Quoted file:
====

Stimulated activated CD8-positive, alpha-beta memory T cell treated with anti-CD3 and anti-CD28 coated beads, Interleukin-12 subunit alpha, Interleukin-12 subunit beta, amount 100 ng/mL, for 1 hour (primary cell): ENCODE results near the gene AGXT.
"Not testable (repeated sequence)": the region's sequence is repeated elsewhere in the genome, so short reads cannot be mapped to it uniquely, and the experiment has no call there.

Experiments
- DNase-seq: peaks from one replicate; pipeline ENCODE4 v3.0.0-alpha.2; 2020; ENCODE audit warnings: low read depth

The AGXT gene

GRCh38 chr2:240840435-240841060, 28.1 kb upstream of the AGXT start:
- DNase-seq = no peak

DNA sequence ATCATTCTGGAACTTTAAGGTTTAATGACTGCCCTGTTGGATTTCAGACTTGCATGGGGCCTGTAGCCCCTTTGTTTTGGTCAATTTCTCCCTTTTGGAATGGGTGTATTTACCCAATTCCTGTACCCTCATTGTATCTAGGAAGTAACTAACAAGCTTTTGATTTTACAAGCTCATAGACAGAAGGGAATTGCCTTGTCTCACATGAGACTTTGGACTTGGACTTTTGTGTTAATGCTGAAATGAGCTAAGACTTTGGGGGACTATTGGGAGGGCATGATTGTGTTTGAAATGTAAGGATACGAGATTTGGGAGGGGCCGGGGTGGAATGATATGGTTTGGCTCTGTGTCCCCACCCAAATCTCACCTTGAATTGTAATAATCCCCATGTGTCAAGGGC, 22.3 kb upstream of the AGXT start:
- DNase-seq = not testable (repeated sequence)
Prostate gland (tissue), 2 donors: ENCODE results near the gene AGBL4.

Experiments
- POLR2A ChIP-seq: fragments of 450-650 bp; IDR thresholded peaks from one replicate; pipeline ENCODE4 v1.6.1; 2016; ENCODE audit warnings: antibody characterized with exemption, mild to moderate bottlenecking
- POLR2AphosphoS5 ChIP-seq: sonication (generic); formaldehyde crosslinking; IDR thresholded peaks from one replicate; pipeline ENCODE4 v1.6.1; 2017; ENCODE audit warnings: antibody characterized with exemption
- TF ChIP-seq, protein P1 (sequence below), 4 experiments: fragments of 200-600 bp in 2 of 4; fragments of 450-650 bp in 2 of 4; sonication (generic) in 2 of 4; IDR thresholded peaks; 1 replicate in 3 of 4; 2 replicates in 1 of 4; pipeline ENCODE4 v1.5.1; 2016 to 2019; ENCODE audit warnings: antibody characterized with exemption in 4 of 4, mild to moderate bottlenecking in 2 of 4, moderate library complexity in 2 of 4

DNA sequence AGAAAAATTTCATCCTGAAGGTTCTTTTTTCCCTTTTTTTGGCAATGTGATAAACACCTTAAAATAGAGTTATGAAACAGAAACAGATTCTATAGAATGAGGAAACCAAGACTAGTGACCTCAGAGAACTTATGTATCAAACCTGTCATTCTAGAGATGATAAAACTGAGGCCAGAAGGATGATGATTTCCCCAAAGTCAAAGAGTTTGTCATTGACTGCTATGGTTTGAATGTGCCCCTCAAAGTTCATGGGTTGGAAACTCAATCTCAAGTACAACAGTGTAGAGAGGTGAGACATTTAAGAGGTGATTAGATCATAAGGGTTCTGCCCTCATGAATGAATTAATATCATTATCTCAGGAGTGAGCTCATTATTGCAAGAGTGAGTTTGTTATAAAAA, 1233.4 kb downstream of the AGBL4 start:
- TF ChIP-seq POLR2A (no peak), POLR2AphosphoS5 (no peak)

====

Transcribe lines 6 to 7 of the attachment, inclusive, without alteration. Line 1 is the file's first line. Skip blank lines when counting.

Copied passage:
GRCh38 chr2:240840435-240841060, 28.1 kb upstream of the AGXT start:
- DNase-seq = no peak